Sustainable management of the rangelands
Climatic extremes coupled with a complex mix of unique and frequently fragile ecosystems and a variety of human activities in the rangelands produces a suite of interesting and sometimes difficult management challenges.
In Australia's Federal system of government national policy is the responsibility of the Australian Government but primary responsibility for land and natural resource management rests with State and Territory governments.
- National Land and Water Resources Audit, Rangelands
- National Land and Water Resources Audit, Dryland salinity
- Australian Government, Department of Defence
Managing the Rangelands
Life in the rangelands goes on largely hidden from the view of most Australians. However, rangeland ecosystems, like all others, are dynamic and in a constant state of change. Australia's rangelands are also subject to a great diversity of land uses and differences in the intensity of land use. Traditional pastoral industries increasingly share the rangelands with mining activity, more intensive forms of agriculture, tourism and recreation, and a steadily increasing biodiversity conservation estate.
The ACRIS report, Rangeland's 2008-Taking the Pulse, has produced data that can guide improved management responses and interventions.
Most pastoral lands are leased from governments. Pastoralists contribute to the national economy and manage vast tracts of the rangelands. Almost half of the nation's cattle herd are raised on the rangelands.
Dryland and irrigation-based agriculture have long been practiced in the rangelands, particularly in the Murray-Darling Basin, where rangeland ecosystems comprise 90% of the land area.
More than 40% of all the farms in Australia are located in the Murray-Darling Basin and it yields close to 45% of total national crop production. Agriculture tends to occur in highly productive pockets of the rangelands, in contrast to pastoralism, where enterprises are often spread across vast areas.
- Department of Agriculture, Fisheries and Forestry
- Agriculture Australia
- Agriculture - NSW Department of Primary Industries
- Queensland Government : Agriculture
- Department of Agriculture and Food, Western Australia
- Policy: SA: Agriculture
- Irrigation Australia
- Northern Australia Irrigation Futures project (NAIF)
- Murray-Darling Basin
- Kimberley Development Commission - Ord River Irrigation Scheme
- Science to improve Australia's irrigation systems (Overview)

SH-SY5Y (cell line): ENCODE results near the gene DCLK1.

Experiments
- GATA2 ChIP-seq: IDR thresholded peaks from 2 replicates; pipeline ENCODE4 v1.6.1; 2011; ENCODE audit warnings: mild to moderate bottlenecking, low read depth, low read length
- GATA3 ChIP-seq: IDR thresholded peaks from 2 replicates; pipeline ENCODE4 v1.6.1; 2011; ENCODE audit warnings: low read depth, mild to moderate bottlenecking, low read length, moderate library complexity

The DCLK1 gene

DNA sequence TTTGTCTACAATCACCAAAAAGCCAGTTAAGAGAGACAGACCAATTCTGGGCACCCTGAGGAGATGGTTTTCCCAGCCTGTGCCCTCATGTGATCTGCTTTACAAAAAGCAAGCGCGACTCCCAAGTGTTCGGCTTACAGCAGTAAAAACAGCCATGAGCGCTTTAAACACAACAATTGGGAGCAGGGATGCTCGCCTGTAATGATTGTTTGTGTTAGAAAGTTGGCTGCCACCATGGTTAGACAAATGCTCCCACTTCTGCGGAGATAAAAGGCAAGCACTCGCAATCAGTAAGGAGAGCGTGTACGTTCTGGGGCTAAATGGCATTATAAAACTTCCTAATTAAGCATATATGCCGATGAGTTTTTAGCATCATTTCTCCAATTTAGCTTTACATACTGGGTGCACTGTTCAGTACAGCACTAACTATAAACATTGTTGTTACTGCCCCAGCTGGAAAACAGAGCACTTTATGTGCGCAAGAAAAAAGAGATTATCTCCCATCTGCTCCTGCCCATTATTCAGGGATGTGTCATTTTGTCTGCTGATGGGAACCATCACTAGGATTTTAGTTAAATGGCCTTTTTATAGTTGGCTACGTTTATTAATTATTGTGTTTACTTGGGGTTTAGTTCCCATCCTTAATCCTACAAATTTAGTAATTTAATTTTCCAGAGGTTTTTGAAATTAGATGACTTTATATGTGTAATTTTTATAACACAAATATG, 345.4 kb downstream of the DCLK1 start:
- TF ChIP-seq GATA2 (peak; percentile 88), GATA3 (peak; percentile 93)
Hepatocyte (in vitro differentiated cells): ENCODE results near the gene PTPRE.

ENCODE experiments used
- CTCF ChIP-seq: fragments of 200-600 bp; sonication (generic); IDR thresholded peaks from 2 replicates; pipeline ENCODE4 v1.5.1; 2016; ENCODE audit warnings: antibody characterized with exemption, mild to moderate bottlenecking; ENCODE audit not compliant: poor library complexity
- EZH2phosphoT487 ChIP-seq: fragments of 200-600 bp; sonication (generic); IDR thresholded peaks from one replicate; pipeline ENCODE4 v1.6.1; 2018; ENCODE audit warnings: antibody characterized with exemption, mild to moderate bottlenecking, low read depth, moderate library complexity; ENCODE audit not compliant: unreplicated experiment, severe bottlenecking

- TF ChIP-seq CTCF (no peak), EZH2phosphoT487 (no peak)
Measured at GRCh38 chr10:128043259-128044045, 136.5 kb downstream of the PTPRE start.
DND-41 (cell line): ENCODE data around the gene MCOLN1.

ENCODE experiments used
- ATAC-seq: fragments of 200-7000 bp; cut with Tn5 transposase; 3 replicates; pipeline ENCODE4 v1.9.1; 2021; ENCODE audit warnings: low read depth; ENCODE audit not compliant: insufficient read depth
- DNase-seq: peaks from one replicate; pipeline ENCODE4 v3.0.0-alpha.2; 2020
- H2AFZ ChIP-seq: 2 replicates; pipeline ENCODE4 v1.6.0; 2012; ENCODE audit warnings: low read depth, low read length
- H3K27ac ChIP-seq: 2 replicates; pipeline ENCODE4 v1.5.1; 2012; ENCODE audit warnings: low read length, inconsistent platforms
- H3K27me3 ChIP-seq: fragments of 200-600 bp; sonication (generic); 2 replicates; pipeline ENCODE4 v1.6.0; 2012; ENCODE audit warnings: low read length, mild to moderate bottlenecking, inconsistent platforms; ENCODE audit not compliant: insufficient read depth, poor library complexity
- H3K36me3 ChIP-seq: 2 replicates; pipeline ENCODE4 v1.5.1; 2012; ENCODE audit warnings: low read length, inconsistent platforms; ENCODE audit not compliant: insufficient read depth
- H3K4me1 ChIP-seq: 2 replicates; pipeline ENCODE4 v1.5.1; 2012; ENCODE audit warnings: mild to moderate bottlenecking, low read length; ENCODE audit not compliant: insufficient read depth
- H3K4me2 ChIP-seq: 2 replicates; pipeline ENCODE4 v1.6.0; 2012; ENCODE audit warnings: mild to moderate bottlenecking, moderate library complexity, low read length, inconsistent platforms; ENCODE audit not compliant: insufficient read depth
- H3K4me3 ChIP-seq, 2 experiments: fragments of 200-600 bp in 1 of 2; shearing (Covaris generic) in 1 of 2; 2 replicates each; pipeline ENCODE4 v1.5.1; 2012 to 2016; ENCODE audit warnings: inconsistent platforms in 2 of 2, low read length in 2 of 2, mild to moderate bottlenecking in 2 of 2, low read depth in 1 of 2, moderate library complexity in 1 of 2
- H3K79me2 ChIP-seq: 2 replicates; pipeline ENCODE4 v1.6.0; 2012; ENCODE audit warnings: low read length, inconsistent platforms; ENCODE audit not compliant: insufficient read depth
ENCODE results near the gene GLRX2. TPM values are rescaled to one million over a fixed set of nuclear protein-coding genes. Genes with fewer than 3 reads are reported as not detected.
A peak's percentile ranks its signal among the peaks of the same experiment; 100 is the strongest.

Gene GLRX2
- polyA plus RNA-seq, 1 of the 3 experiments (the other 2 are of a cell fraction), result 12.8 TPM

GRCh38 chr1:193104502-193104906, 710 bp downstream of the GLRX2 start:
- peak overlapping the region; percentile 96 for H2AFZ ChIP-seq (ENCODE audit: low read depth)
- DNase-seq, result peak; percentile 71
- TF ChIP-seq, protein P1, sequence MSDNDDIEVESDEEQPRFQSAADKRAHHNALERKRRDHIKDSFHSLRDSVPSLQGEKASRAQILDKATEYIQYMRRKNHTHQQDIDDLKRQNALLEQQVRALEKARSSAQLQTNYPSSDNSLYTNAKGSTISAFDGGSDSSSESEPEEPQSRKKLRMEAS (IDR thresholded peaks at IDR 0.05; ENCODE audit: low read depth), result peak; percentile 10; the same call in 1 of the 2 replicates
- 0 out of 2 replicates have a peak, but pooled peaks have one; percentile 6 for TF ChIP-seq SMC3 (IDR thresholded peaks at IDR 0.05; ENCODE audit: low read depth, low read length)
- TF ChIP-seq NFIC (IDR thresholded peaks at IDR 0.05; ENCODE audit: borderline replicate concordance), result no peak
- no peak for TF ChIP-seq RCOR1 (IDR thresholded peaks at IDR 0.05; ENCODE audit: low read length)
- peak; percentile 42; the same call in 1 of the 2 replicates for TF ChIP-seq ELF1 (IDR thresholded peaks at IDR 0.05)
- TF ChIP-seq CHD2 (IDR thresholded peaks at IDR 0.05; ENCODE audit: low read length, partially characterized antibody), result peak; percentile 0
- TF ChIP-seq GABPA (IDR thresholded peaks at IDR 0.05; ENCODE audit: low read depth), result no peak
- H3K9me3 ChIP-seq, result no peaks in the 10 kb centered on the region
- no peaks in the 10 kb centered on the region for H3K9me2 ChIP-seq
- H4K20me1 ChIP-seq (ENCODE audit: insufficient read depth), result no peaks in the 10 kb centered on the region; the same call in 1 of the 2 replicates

The Australian minerals sector is a major producer of the world's key minerals commodities. Over the five years to 2006-07, minerals industry exports have totalled over A$300 billion. Much of this activity is located in the rangelands.
- Department of Industry, Tourism and Resources (resources and energy business
- Minerals Council of Australia
Rangelands or outback tourism in Australia is continually growing in popularity and economic importance. It extends across five jurisdictions - Queensland, New South Wales, South Australia, Western Australia and the Northern Territory. Indigenous communities and enterprises are becoming a significant presence in outback tourism.
Indigenous people have primary responsibility for managing 27% of the rangelands. This increases to more than 36%, or close to 2,300,000 square kilometres, when combined with all those areas over which indigenous people have some level of recognised interest.
Indigenous people continue to hunt and gather on their lands but are increasingly participating in the broader economy through mining, pastoralism, bush foods and tourism enterprises as well as assuming land and sea stewardship responsibilities for environmental protection.
- Indigenous Affairs Resources
- CSIRO, Centre for Arid Zone Research
- Working with Indigenous Knowledge in Natural Resource Management
- Indigenous enterprise development
- Rural Industries Research and Development Corporation
- Northern Land Council, Caring for Country Unit
- Central Land Council
- The Centralian Land Management Association
- Outback Spirit Bush Foods
Australia's two largest river basin systems, the Murray-Darling Basin and the Lake Eyre Basin cover more than one third of the continent and are located largely within the rangelands. Some of the thousands of wetlands in these river basins have been listed under the international Convention on Wetlands (Ramsar Convention, Iran, 1977). The Great Artesian Basin keeps water dependent rangelands industries functioning through drought and good seasons.
- Lake Eyre Basin
- Great Artesian Basin
- Murray Darling Basin Commission
- Murray Darling, Natural Resource Management
- Ramsar Convention on Wetlands
The Australian Government Department of the Environment and Water Resources has responsibility for implementing several key initiatives and legislation. The Sates and Territories, retain major legislative responsibilities for water management.